As the court explained, in considering class certification, the court cannot “accept at face value Plaintiffs’ theory of the case.” Rather, the court must engage in a “rigorous analysis” to determine whether Rule 23 is satisfied, even to the extent that analysis overlaps with the merits of the dispute. The court explained that the plaintiff employee’s evidence “tendered here in support, however, actually rebuts the inference that Defendants uniformly imposed such policies in their California restaurants.” 

With regard to the alleged English-only policy, examining the testimony of 12 declarants, the court explained that “the declarants’ differing experiences belie Plaintiffs’ asserted basis for class-wide adjudication.” For example, half of the declarants did not experience the alleged English-only policy, and some of those who claimed they did were in fact permitted to speak Spanish among themselves. The court concluded that there was no evidence of the alleged English-only policy applying to the entire class.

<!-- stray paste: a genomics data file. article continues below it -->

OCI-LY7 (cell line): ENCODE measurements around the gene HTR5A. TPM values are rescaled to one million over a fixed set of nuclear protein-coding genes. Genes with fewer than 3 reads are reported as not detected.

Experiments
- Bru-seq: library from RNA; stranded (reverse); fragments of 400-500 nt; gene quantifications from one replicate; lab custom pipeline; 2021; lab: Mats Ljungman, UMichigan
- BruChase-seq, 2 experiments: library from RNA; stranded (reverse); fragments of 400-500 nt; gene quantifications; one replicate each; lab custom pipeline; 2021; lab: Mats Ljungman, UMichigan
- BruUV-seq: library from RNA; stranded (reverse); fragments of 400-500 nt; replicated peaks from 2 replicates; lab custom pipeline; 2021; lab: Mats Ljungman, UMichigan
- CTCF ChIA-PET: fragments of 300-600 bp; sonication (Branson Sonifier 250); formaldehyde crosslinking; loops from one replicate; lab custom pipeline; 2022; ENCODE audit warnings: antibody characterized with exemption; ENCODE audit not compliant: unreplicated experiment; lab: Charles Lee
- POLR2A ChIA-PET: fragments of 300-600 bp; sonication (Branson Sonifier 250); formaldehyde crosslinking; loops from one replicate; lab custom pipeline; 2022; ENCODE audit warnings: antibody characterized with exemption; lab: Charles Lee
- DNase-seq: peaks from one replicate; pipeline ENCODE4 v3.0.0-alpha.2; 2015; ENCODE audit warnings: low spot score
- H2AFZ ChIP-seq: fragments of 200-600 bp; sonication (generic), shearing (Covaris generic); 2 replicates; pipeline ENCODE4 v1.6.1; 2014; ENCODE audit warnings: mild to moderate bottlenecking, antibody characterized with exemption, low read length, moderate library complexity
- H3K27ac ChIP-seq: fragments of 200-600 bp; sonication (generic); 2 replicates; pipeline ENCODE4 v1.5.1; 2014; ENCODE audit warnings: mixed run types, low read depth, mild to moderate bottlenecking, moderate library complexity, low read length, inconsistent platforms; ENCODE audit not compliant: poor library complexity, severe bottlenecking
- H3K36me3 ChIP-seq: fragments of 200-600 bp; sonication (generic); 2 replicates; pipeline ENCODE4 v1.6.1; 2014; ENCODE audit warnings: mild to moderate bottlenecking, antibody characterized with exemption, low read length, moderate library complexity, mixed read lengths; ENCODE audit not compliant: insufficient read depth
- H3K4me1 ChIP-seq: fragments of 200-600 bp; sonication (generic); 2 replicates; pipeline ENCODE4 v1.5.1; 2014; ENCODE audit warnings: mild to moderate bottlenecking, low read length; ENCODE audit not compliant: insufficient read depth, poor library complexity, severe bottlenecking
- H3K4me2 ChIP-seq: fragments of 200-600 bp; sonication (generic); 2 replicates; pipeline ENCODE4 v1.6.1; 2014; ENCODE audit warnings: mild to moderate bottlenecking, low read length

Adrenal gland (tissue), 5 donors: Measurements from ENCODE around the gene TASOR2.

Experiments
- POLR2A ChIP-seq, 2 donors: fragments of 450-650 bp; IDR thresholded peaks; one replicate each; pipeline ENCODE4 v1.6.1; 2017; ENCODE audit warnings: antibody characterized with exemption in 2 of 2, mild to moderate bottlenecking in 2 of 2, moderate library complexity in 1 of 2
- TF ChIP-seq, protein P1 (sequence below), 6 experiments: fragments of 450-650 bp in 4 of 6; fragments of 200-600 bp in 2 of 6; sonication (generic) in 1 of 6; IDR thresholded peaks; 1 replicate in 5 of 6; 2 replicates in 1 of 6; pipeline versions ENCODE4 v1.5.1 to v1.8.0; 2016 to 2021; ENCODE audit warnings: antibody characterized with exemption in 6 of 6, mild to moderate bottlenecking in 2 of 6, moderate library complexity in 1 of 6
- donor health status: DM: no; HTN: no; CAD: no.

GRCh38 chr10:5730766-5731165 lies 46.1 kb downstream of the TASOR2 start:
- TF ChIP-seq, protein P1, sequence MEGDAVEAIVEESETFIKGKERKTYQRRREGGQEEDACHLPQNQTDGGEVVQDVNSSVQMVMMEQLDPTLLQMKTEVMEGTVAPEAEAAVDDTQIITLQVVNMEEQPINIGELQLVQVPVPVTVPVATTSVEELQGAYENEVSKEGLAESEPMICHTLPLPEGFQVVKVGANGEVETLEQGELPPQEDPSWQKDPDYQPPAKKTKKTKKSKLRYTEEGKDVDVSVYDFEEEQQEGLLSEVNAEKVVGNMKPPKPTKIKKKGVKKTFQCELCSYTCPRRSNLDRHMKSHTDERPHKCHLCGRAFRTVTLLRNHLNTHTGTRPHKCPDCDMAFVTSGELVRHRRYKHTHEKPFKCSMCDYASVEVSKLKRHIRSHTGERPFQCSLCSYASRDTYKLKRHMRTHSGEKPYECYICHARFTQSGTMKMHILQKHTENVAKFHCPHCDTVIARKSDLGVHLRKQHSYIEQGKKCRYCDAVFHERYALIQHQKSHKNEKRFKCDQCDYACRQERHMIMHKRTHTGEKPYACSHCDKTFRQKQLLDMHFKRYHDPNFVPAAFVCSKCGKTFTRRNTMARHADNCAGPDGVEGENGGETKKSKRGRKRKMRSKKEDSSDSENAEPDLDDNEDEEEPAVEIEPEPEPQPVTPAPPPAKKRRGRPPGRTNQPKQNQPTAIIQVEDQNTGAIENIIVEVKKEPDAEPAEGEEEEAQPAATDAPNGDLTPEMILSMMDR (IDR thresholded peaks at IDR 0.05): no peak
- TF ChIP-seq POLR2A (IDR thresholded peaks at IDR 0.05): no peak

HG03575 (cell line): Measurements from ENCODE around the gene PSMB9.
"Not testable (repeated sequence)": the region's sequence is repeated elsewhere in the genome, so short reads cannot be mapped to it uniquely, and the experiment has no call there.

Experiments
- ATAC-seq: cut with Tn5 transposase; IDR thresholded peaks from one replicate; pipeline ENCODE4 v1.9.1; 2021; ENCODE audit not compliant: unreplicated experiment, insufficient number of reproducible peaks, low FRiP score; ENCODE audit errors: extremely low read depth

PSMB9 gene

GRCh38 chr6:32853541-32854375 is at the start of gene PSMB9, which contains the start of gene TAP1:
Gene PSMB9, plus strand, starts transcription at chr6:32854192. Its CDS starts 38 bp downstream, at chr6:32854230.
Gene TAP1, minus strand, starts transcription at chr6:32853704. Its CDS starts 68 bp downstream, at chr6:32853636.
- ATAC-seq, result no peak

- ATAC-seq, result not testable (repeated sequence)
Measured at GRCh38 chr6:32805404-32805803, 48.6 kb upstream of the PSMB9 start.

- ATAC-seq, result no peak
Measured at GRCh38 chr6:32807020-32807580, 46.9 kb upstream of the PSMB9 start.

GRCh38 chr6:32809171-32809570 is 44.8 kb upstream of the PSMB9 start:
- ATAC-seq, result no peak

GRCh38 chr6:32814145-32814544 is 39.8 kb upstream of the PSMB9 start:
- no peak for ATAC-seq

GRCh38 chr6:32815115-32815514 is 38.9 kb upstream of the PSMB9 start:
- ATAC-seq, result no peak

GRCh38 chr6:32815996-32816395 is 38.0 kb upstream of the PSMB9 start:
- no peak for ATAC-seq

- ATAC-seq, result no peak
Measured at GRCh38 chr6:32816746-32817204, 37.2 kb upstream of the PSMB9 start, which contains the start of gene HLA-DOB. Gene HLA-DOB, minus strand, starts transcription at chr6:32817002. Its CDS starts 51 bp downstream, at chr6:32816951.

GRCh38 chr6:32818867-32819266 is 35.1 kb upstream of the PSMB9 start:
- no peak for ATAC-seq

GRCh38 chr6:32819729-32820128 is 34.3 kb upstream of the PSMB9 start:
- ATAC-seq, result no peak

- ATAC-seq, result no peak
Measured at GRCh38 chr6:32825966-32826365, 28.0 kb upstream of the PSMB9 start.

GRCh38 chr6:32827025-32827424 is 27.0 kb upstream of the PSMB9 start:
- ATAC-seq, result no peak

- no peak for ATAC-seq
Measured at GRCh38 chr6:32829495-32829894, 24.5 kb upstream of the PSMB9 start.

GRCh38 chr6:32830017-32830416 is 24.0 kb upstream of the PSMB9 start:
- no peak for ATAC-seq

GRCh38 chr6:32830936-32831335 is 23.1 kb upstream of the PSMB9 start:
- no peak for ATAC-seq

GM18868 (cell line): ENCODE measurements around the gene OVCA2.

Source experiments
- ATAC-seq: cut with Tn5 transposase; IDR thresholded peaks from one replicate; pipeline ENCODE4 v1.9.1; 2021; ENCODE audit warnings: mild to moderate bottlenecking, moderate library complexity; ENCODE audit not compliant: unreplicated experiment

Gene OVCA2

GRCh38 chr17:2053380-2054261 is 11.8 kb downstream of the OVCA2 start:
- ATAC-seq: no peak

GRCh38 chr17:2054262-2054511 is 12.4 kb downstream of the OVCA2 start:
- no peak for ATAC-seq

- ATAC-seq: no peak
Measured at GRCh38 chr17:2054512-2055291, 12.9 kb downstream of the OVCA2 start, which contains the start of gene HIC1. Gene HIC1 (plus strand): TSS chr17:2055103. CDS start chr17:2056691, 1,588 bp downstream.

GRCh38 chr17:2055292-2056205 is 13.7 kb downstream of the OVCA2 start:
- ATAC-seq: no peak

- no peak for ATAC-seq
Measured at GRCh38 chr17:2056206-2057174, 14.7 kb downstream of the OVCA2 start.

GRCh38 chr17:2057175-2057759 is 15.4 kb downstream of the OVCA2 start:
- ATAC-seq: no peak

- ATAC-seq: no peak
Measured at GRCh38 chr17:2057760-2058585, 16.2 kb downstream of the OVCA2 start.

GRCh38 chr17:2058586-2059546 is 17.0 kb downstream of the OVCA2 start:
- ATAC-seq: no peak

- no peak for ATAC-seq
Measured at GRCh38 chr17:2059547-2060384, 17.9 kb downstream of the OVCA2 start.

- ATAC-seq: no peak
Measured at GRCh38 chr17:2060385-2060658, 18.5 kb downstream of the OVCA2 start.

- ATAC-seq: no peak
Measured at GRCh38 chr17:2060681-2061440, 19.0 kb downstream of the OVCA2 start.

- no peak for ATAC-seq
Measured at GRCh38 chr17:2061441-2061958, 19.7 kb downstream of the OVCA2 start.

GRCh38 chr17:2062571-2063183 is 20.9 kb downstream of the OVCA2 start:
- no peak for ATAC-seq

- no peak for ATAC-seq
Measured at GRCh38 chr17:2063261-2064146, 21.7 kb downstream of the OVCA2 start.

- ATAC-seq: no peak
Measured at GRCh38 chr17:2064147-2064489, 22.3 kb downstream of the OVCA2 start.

With regard to the alleged promotion policy, the plaintiffs and the declarants “experienced disparate policies and requirements for promotion,” including one declarant who did not assert that they experienced the alleged policy at all. To the extent there was evidence of similar experiences, the record demonstrated that those employees “worked in the same store and had the same general manager.” The court concluded that the record demonstrated only that “employees in four of the 400 California stores were told at different times while working in Defendants’ restaurants that in order to be promoted they needed to improve their English proficiency.” The court concluded that the plaintiff employee’s evidence “does not suggest that there was a uniform policy that applied to all class members.”